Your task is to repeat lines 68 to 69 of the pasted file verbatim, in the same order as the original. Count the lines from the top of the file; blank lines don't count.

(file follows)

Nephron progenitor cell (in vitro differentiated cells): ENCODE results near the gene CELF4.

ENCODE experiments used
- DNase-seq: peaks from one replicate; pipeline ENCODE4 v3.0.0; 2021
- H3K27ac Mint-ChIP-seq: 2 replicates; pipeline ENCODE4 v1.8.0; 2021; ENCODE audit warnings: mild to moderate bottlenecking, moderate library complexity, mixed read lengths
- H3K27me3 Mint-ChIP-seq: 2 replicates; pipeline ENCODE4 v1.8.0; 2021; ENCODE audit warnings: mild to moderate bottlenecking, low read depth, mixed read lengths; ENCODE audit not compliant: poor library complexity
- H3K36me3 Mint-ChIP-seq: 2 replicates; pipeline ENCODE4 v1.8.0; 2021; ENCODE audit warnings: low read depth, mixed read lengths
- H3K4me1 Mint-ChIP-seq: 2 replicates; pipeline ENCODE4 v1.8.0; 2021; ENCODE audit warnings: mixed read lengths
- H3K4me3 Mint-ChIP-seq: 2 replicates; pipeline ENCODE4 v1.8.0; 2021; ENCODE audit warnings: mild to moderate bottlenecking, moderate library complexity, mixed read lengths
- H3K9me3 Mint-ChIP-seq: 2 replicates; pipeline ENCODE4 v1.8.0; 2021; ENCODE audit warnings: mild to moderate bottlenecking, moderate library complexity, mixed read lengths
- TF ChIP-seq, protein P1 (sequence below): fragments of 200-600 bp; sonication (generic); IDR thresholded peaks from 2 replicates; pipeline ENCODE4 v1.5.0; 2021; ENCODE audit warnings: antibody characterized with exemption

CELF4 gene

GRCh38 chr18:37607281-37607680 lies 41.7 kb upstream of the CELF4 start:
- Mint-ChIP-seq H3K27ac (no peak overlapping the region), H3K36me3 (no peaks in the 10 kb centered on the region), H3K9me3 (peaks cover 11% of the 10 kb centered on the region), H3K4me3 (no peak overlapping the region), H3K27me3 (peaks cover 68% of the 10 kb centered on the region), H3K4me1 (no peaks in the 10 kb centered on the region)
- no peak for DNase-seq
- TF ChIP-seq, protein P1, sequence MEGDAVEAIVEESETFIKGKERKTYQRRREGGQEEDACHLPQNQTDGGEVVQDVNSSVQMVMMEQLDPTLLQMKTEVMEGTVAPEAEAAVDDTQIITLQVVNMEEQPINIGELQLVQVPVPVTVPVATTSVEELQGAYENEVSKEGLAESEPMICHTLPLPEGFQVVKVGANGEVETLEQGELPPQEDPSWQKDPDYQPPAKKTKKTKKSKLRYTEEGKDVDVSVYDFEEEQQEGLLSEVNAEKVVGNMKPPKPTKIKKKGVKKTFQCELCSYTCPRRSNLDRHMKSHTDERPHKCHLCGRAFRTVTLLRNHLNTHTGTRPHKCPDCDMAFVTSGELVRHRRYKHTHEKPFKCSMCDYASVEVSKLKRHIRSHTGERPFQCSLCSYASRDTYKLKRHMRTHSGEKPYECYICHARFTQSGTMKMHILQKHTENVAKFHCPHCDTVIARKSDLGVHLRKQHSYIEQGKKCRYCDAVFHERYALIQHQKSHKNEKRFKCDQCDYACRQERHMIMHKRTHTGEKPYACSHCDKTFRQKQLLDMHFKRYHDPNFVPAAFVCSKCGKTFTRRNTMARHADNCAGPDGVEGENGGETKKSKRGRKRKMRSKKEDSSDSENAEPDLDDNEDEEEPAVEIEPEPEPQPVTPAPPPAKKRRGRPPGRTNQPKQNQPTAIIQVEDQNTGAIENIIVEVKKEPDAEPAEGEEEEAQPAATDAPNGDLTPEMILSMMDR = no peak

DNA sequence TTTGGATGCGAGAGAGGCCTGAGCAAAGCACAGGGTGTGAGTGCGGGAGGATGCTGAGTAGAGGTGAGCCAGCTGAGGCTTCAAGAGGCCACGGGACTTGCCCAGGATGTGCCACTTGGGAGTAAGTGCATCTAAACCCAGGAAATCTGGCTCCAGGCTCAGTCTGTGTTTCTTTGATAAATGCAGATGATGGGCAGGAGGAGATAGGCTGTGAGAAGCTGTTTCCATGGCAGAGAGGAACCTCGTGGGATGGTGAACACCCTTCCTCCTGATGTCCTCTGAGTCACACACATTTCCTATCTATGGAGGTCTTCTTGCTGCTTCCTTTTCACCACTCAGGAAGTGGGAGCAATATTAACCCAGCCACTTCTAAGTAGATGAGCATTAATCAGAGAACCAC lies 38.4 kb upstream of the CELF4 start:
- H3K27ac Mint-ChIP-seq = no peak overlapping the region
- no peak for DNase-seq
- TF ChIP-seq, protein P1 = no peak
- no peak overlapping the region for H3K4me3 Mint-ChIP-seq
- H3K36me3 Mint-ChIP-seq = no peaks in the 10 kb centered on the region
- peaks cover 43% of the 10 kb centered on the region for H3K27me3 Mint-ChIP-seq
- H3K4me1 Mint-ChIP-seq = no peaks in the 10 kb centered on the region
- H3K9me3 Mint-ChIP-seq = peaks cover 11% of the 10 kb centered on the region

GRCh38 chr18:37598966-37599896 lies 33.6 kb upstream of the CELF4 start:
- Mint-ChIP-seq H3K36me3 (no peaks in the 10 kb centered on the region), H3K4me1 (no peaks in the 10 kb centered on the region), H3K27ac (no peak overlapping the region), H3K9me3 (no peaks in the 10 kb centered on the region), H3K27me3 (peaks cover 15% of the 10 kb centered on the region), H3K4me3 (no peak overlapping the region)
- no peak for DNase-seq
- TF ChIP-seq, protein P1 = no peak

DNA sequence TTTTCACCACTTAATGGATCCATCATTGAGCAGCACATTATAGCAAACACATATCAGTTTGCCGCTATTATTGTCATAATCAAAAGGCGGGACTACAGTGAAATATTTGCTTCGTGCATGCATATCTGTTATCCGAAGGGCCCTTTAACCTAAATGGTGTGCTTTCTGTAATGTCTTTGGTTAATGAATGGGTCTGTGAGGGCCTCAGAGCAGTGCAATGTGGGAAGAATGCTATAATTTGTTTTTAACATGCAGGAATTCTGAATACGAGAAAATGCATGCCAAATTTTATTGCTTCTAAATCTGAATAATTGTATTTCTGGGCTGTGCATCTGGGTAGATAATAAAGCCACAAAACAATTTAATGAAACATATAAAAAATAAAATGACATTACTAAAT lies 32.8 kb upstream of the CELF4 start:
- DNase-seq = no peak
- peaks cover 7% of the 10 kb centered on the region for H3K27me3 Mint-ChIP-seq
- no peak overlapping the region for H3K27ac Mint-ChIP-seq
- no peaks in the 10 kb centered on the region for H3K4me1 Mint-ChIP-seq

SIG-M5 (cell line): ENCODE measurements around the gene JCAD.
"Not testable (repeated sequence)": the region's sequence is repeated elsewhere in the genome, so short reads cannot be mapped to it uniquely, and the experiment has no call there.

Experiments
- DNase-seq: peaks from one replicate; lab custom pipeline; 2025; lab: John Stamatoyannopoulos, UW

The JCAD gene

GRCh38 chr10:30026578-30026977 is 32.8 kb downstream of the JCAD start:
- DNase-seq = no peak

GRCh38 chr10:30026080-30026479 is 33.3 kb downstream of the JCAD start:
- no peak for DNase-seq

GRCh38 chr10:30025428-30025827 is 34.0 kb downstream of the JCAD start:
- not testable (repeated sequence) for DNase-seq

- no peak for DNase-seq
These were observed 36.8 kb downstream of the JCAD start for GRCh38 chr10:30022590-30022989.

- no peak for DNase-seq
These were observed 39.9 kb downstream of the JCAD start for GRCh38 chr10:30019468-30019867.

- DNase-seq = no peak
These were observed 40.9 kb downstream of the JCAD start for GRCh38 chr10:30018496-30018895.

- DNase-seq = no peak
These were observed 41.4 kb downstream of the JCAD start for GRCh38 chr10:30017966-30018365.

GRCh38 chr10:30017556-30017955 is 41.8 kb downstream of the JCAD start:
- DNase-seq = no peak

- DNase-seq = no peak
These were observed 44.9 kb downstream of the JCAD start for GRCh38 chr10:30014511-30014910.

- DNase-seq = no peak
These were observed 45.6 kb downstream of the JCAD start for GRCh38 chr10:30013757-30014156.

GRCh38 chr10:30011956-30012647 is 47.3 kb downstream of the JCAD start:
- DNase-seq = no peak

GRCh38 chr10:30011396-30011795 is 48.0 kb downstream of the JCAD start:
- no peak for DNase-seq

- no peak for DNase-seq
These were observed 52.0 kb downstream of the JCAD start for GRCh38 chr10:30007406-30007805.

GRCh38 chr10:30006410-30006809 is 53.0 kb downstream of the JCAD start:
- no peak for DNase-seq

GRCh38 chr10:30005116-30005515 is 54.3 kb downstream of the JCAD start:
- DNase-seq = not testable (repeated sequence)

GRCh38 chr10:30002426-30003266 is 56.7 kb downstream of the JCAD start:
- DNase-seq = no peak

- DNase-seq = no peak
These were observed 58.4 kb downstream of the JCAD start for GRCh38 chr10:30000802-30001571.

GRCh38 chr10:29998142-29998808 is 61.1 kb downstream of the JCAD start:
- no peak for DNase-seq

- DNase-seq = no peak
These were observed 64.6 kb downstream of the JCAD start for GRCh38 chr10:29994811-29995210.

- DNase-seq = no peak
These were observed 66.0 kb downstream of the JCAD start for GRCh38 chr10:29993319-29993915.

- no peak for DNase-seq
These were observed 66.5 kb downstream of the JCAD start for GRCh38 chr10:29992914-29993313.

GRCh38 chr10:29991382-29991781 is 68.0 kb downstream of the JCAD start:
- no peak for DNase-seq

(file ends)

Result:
- DNase-seq = not testable (repeated sequence)

GRCh38 chr10:30002426-30003266 is 56.7 kb downstream of the JCAD start: